Costs of making it from Scratch? (Kit inflation)

David L. Haviland, Ph.D. dhavilan at IMM2.IMM.UTH.TMC.EDU
Thu Apr 30 16:24:53 EST 1998

At 12:36 4/30/98 -0700, Marc Crepeau wrote:
>   How about a new newsgroup? bionet.molbio.mthds-reagnts.hackers! No
>discussion of kits and proprietary techniques allowed; only do-it-yourself
>methods welcome.

Not quite...Actually, such a group's focus would be the opposite - to bust
and break down and guesstimate the "secret reagent X", so that they could
make themselves!

Being a "DIY"'er for a number of years, I find that some "kits" give a time
advantage over some of the more traditional methods.  But that comes with a
price, 1) one ends up trusting "magic reagent X" and 2) how the system
operates is now proprietary information.  

My problem (and Jim's from a long discussion now 5 years past...) is that
new students tend to think of the new methodology as THE only means to do
the experiement.  If unchecked, the "kit-mentality" can have some
disturbing results on people --  I have *heard* from the mouths of graduate
students the querry "What kit do I need to buy to answer this question?".
This type of thinking needs to be blocked as early as possible.  

What is important as obtaining the data is also understanding how the
methodology works.   Take for example, "wizzards".  Their sleek and fast,
and for the most part the DNA digests with *most* enzymes and are condusive
to automated sequencing.  Well, what do you do if you're out of columns or
solution X??? If the only thing you know how to do is wizzards, you're
stuck.   If you know how it works, then improvisation is easy and usually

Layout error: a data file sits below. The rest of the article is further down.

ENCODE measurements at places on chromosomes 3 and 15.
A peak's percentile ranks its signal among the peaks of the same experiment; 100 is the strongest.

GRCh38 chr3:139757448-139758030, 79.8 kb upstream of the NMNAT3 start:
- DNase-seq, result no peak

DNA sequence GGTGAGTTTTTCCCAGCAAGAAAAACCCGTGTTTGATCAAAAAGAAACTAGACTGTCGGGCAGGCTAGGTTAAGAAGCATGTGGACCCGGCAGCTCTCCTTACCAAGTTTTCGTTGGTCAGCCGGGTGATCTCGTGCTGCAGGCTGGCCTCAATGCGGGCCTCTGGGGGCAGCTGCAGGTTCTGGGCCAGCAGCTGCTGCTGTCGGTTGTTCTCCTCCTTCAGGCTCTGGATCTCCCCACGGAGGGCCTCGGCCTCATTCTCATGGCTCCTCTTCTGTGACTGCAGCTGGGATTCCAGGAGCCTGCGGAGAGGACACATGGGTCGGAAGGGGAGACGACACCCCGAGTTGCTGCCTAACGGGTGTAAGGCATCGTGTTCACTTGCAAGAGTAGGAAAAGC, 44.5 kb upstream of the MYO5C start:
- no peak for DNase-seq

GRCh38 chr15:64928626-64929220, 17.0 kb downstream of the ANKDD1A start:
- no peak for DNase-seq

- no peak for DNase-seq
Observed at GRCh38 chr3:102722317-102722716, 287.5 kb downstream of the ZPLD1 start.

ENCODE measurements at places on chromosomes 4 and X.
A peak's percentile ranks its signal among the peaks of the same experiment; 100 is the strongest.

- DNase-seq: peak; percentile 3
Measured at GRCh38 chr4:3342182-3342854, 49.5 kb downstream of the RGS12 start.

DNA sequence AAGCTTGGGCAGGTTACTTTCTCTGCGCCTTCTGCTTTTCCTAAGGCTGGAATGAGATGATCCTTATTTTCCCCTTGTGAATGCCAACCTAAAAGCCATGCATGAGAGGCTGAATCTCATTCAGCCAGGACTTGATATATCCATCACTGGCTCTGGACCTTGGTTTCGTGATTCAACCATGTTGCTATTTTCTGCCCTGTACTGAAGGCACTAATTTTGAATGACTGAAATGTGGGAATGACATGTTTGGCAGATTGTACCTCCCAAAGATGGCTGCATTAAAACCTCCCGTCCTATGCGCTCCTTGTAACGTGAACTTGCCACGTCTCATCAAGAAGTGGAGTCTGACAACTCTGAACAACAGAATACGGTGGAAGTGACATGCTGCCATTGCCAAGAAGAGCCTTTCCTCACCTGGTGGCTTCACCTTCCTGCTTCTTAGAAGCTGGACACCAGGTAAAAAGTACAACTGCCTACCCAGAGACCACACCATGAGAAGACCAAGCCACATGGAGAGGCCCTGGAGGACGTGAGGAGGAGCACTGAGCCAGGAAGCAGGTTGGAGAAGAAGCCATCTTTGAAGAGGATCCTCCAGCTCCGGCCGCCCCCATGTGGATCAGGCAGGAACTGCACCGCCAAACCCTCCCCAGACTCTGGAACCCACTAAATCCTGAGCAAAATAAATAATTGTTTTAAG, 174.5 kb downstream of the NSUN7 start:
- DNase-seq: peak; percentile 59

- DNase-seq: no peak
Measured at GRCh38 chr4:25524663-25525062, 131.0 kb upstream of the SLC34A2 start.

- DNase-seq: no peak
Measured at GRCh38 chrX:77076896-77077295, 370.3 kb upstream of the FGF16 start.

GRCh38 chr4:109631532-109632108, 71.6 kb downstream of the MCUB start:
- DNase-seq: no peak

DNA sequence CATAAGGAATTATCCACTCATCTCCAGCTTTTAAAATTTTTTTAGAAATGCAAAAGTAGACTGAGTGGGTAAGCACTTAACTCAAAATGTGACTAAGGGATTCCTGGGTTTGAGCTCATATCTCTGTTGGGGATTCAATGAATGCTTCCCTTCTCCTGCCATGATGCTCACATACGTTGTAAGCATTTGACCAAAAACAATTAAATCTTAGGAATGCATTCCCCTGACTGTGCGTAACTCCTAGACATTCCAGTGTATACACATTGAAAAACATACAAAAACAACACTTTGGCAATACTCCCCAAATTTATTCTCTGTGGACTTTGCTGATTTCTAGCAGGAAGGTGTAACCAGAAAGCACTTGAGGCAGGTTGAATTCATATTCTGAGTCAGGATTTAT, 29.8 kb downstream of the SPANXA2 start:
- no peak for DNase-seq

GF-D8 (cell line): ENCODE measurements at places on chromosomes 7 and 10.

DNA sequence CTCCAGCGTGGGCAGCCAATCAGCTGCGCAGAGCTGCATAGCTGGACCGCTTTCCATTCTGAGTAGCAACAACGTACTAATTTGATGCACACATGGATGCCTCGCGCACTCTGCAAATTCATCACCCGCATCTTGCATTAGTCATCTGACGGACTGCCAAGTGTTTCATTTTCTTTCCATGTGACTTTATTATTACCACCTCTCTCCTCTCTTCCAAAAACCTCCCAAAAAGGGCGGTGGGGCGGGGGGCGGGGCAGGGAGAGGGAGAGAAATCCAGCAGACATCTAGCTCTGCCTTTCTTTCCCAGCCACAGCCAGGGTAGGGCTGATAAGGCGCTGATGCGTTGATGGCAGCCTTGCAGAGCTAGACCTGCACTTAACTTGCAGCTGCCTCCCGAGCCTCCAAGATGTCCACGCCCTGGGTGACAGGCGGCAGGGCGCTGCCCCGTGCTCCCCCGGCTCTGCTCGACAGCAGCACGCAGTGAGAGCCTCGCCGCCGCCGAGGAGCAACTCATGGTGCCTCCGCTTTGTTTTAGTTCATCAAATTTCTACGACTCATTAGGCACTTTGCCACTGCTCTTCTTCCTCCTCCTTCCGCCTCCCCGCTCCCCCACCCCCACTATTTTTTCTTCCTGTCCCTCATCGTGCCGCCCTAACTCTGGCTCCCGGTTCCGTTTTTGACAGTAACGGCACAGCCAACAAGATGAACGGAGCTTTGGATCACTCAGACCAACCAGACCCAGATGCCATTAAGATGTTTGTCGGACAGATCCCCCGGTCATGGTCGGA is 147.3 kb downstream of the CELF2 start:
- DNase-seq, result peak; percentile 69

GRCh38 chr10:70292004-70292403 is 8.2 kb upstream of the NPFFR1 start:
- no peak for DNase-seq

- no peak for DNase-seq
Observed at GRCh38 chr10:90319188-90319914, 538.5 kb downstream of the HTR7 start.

*much* cheaper than being in what I'll call the "kit-buying" rut, or the
famed "kit-addiction".

The thinking of how easy things are when everything preprepared tends to
generate very lazy thinking.  I just about blew a gasket when I heard a
post-doc bellyache that he'd hard a very hard morning doing 8 mini-preps
with a wizzard kit!   I didn't know whether to laugh or cry. 

When I've had to buy them, my first question has always been "how much can
I find out about how this system works and what can I do to keep it running
in my lab without having to buy another one?"  

The kit-mentality would likely change radically if one were in a situation
where the budget would only allow about $0.50 per mini...  how many
wizzards would that be?  Not much.   When labs are on a shoestring budget,
the first thing eliminated from the budget are the overpriced kits.

Dont' get me wrong.  I use kits, I have to because of time...  I'm aware of
the Kunkel protocol for site directed mutagenesis.  However, I'd rather
spend more time working with my mutant rather than on it - and for that,
you couldn't pry the Stratagene Quick-Change system out of my hands (no
affiliation!).  In one day, I'm looking at my mutants...   However, I *do*
know how the system works and what single reagent I'll have to buy to keep
the system going with "home-grown" additions.

On the other hand, I've also put grant $$ down on systems that I thought
were good but turned out to be real turkey-turds in the end...

Oh well,

 David L. Haviland, Ph.D.
 Asst. Prof. Immunology 
 University of Texas - Houston, H.S.C.
 Institute of Molecular Medicine  
 2121 W. Holcombe Blvd.  
 Houston, TX  77030 
 Internet:"dhavilan at" 
 Voice: 713.500.2413  FAX: 713.500.2424
Never take life seriously. Nobody gets out alive anyway.

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